Self-Cooling Prosthetics: Where Are They?
Many soldiers wounded in the Civil War during the 1800s had to undergo amputations. Military advances before and during the Civil War meant that destructive weapons dealt devastating injuries. During those days, doctors were in no way prepared to treat these injuries and had less knowledge about safe and sanitary environments than we do now. Because of this, many wounds got infected, and the only way to save the patient’s life was to amputate the affected limb before the infection killed them.
Even with today’s knowledge and technology, there are still many cases of amputation, especially for those in the frontline. Gary Walters is no stranger to the war zone. While serving in Iraq, Gary was at the wrong place at the wrong time, and a bomb exploded near him.
His severe wounds led to the amputation of his right leg (below the knee) in the Brooke Army Medical Center in San Antonio. Afterward, Gary got a prosthesis and had lived with it since. One summer afternoon, he realized what was critically missing from his prosthesis.
Image from Leto Solutions, Inc.
"I was cutting my grass last summer, and trying to think of something to do, I'm like, 'You know what, this heat buildup in the prosthetics, it's an issue for everybody,'" Walter said in an interview with NPR.org.
Despite the many advancements in technology we’ve had, we have yet to see a prosthetic that solved the simple problem of temperature control. Most prostheses these days are made out of material that stores heat instead of freely releasing it. Walters even described another issue that stems from the heat. "It gets really hot, you start to sweat a lot, and then the sweat can't go anywhere. On a good August day in San Antonio, I can build up an inch of sweat in the bottom of my prosthetic."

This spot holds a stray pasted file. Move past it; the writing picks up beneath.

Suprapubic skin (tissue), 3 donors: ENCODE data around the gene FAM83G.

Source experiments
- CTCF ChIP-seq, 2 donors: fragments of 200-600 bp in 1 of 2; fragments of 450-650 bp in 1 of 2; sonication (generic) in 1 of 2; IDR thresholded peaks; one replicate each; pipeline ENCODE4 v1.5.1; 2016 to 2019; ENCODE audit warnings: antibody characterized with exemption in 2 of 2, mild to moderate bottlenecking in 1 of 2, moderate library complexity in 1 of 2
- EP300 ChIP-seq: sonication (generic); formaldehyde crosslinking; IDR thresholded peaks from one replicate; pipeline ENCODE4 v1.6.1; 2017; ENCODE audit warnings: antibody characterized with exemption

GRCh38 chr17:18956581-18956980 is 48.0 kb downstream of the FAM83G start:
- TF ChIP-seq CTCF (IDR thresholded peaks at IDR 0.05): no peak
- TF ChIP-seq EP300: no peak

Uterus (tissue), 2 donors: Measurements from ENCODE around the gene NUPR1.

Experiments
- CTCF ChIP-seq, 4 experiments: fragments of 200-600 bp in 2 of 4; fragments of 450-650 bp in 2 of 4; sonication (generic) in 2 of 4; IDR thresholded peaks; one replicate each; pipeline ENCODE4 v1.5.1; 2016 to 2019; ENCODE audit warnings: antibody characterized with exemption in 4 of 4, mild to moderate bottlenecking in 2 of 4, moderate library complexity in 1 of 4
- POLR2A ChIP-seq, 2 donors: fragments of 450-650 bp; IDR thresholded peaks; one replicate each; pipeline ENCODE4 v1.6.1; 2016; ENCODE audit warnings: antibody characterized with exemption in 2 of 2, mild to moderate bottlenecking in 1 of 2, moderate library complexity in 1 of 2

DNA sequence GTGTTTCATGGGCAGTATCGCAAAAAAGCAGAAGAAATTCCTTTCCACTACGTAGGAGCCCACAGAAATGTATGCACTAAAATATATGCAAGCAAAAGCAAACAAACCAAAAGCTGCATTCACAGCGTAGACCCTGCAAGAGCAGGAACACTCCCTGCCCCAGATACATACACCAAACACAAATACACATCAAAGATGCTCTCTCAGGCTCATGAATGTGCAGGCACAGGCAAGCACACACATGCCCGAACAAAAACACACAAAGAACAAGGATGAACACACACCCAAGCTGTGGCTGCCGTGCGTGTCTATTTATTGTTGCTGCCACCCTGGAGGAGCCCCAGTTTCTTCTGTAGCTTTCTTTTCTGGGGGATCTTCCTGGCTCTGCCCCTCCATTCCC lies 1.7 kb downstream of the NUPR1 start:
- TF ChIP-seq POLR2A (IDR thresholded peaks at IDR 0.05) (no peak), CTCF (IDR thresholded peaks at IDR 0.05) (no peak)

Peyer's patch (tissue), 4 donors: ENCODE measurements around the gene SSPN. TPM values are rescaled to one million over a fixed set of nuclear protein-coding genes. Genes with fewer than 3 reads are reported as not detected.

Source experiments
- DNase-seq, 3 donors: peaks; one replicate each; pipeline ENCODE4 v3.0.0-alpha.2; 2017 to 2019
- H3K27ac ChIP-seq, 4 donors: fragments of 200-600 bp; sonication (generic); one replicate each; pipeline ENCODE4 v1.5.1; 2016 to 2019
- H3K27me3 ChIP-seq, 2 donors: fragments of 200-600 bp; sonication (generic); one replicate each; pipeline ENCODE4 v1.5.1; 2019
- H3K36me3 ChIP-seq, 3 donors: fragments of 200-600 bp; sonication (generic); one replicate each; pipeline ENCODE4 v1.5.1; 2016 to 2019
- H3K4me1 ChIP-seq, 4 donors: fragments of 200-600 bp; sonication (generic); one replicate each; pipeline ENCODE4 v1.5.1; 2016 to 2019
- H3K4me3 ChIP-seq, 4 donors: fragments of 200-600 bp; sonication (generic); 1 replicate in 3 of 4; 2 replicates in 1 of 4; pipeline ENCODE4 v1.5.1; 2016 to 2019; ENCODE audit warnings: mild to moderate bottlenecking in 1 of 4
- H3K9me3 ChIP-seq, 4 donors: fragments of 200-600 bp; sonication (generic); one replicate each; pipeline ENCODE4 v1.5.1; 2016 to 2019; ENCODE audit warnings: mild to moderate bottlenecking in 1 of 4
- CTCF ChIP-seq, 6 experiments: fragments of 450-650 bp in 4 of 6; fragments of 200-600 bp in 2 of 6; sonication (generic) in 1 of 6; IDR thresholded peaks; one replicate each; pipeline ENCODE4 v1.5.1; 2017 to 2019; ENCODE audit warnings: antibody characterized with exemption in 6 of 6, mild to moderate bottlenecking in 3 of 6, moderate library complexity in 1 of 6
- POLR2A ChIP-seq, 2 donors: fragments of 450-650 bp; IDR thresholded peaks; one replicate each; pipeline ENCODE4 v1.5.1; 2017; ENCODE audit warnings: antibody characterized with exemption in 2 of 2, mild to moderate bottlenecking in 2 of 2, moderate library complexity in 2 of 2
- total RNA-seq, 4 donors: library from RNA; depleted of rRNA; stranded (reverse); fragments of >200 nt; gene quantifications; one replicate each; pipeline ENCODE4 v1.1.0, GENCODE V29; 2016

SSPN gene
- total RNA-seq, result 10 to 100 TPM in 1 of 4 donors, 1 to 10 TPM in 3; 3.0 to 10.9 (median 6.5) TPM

Sweat is an even bigger issue because it creates friction between the skin and the prosthesis that can cause blisters and skin infections. These conditions create an unhealthy relationship between the amputee and their prosthetics.
The issue inspired Walters to design a prosthetic equipped with a cooling fan that looks and functions similar to ones found in desktop computers and laptops. This brilliant idea got him $100,000 in grant money to further his research, and then he teamed up with a company named Leto Solutions to develop and sell the product to the public. However, these products are no longer available in the market today.
Developing a prosthetic made out of, or somehow incorporates, silicon and/or fiberglass-like material can be another answer to the heat issue. It also solves the problem a prosthetic with a cooling fan might have: water sensitivity.
At present, amputees rely on other technologies to keep their prosthetics cool and healthy—prosthetic socks to help prevent chafing and skin irritation caused by friction, as well as antiperspirant & liquid powder to avoid liner breakdowns and reduce sweating on the amputated area, among others.
Technologies continue to advance, and with that, we hope to see the day when amputees can enjoy prosthetics that not only prioritize functionality and mobility but are also comfortable and pleasurable to wear.
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